Machine Learning

Let’s build an app. And we’ll use machine learning to make it better.

What’s the app?

It’s called decode. It connects freelance designers and developers, so you can work on fun projects together.

Introducing Marie, a designer from Barcelona. She heard a friend talking about Decode and thought it might be helpful.


But first we need to feed this model! We’ll be training our model to show Marie developers who are the right fit.


We want Marie to have a really good experience. What’s good? We determine that a good measure is showing a developer she wants to send a message to.

Multiple options

When Marie opens Decode she sees 3 new developers. We add a little context for each, one is good at javascript, one lives nearby and the other has an interest in design.

Learn from selection (implicit feedback)

We notice Marie consistently picks the developer who lives in her timezone. So we make sure to highlight that option each time.


Marie doesn’t really know how we pick developers, it’s a black box to her. So let’s explain! Rather than just showing a list of developers, we title the list with something like Developers in Barcelona” or Because you are based in Barcelona”, or Based on other developers you have messaged.”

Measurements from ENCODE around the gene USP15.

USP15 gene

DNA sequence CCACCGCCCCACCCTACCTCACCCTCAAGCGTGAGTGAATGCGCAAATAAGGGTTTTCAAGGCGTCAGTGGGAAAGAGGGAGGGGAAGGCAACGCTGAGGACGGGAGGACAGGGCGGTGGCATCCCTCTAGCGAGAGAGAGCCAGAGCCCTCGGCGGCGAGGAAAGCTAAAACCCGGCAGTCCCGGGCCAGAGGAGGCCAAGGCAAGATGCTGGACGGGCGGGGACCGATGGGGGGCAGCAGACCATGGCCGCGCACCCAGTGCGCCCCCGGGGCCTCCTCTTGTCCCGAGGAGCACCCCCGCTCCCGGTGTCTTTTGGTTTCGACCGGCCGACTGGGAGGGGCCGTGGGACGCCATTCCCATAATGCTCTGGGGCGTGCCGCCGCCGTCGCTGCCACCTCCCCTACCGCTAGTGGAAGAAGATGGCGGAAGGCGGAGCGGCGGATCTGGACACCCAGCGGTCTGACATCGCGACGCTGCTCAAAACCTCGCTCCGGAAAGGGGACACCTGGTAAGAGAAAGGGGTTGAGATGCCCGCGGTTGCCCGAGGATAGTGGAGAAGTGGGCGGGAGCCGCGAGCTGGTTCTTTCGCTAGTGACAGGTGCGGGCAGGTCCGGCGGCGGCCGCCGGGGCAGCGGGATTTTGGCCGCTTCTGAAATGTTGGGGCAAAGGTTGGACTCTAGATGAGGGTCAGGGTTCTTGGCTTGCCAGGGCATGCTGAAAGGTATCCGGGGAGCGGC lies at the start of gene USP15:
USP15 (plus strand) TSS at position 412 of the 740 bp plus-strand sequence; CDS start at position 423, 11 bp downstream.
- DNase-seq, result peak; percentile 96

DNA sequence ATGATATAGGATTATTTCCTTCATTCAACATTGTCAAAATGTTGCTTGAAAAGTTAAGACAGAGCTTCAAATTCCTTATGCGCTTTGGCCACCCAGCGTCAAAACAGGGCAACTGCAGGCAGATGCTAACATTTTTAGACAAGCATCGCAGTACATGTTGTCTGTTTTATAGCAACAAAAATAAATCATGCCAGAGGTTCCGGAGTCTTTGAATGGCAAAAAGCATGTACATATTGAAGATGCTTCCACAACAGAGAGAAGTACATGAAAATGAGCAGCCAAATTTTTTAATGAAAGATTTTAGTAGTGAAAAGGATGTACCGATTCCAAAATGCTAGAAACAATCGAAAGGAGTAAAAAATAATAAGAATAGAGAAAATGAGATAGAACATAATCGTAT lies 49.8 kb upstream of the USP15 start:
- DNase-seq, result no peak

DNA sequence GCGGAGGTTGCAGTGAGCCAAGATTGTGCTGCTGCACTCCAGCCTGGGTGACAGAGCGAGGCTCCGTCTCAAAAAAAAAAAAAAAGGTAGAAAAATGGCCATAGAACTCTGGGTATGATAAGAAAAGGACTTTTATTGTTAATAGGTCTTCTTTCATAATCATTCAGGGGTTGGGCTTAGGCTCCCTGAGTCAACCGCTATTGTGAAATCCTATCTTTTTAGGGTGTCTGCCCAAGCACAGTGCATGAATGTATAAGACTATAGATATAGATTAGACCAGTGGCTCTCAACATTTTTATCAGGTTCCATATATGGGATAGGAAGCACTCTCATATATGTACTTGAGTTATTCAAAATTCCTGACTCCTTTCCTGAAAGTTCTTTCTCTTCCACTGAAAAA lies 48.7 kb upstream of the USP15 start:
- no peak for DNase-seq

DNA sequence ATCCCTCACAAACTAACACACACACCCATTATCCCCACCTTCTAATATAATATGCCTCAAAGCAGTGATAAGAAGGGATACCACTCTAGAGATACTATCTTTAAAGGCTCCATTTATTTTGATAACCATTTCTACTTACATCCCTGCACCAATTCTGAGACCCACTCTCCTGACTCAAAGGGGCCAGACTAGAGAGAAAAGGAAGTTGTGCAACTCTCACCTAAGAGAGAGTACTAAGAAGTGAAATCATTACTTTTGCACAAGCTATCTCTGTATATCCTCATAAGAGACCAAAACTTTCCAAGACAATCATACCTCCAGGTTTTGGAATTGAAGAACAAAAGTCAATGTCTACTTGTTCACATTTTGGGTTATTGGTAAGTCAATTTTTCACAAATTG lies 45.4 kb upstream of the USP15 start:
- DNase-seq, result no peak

We can’t be certain we are showing the best’ developers. Rather than saying something vague like 67% match, we could tag a developer with Best Match”, or Most Compatible” or Top 10%”.


To calibrate the system, we might ask Marie a few questions like — What is most important to her? Or what programming languages does she know? We allow her to update these preferences at any time, but we are careful not to bombard her.

Implicit Feedback

As Marie clicks, messages, and interacts with developers, we are gathering implicit feedback. If our model is working, she should be sending lots of messages, and will be satisfied with the system. If the first thing she does every time she opens the app is to check her inbox, maybe we show that first! But maybe don’t show developers based on certain phrases she’s typed. It’s crucial to maintain trust and respect privacy.

We notice that Marie (and our other users) send lots of links back and forward with each other. Maybe we create a new feature that pulls out important’ links into a bookmarks section, for quick and easy access.

Explicit Feedback

Well, what if those bookmark stories aren’t relevant? Maybe she sends lots of silly, non-work related links to a developer named Ryan. The feature is useful for her other conversations but not from Ryan. Could we ask Marie directly if she wants to see them? We could provide an option that says show me less from Ryan.” That’s pretty clear. Or is it? Marie are you still there?

Is this a good app? No.

But one thing is clear.

Machine Learning has changed design forever.

June 10, 2019

Astrid Stavro